The juveniles begin life looking quite different from their parents. They have mostly gray-brown heads and backs and the part of their feathers that will later be entirely white are marked by black splotches and dots.

Red-headed woodpecker IMG_0654© Maria de BruynRed-headed woodpecker IMG_0700© Maria de Bruyn

 

Red-headed woodpecker IMG_0742© Maria de Bruyn res

 

Like their parents, they show a variety of prey-hunting and food-gathering behaviors. You will hear them pecking at trees in their quest for insects but they also look for insects on the ground and can catch them during flight in mid-air.

 

Red-headed woodpecker IMG_0612© Maria de BruynThey also eat fruit, seeds and nuts like acorns and beechnuts, with plant materials making up about two-thirds of their diet. They will store food in caches so that they can find it again later during times of more nutritional scarcity. And in places far apart, they appear to be good at finding the same orangey cubes that are not nuts but some other, obviously delicious, substance.

 

 

Red-headed woodpecker IMG_8082© Maria de BruynRed-headed woodpecker IMG_8096© Maria de BruynRed-headed woodpecker IMG_8788© Maria de Bruyn resred-headed woodpecker IMG_1880© Maria de Bruyn

 

Red-headed woodpecker IMG_9470© Maria de BruynTheir food storage habits help birders find them more easily. Both at Jordan Lake and Mason Farm, I’ve discovered a couple trees where certain birds have their food stash and if I wait long enough, a red-head is more than likely going to appear.

 

Unfortunately, due to habitat loss and changes to its usual food supply, this species has declined considerably in numbers. That is why it is so nice to see the juveniles among these various groups.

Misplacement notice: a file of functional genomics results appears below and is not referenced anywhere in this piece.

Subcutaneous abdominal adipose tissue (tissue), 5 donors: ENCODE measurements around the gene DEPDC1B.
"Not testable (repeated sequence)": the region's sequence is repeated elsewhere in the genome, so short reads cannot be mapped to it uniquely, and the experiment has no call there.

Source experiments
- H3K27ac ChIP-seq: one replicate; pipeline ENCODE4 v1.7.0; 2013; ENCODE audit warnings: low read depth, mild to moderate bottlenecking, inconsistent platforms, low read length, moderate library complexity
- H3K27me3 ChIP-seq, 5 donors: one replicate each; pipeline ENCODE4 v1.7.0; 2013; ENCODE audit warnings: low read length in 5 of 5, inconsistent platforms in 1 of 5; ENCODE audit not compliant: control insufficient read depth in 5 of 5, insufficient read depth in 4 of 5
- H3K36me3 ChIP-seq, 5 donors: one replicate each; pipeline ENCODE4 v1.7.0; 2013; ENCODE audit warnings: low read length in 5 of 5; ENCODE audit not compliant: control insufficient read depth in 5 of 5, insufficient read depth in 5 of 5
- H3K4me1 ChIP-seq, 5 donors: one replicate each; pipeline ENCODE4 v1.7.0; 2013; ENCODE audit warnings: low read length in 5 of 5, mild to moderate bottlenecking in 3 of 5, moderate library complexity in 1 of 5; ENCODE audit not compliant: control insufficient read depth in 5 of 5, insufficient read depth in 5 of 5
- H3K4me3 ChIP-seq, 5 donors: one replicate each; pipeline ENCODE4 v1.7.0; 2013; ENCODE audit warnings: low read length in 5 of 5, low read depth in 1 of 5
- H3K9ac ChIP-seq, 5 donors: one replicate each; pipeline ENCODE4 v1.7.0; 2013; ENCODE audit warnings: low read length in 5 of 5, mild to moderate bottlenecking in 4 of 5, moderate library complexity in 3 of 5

Red-headed woodpecker IMG_0574© Maria de BruynRed-headed woodpecker IMG_0576© Maria de Bruyn

Red-headed woodpecker IMG_8625© Maria de Bruyn

 

As they age, the brown feathers begin giving way to red ones, first around the nape and back of the neck. The black markings on the tail feathers begin to fade as well as they grow older.

 

 

Red-headed woodpecker IMG_9202© Maria de Bruyn resRed-headed woodpecker IMG_8734© Maria de Bruyn res

When they reach maturity, the birds have brilliant red heads, glossy black and pure white flight and tail feathers.

Red-headed woodpecker IMG_8345© Maria de Bruyn resRed-headed woodpecker IMG_9104© Maria de Bruyn

Red-headed woodpecker IMG_1587© Maria de Bruyn resRed-headed woodpecker IMG_8332© Maria de Bruyn res

As these birds need dead trees for their nesting and storage cavities, it’s great that our area has some preserved forests where they currently appear to be thriving. And I can continue going out in the hopes of one descending from treetops to a lower and nearer perch so that I can finally get the stunning shots I’ve been wishing for!
Red-headed woodpecker IMG_0605© Maria de BruynRed-headed woodpecker IMG_0707© Maria de Bruyn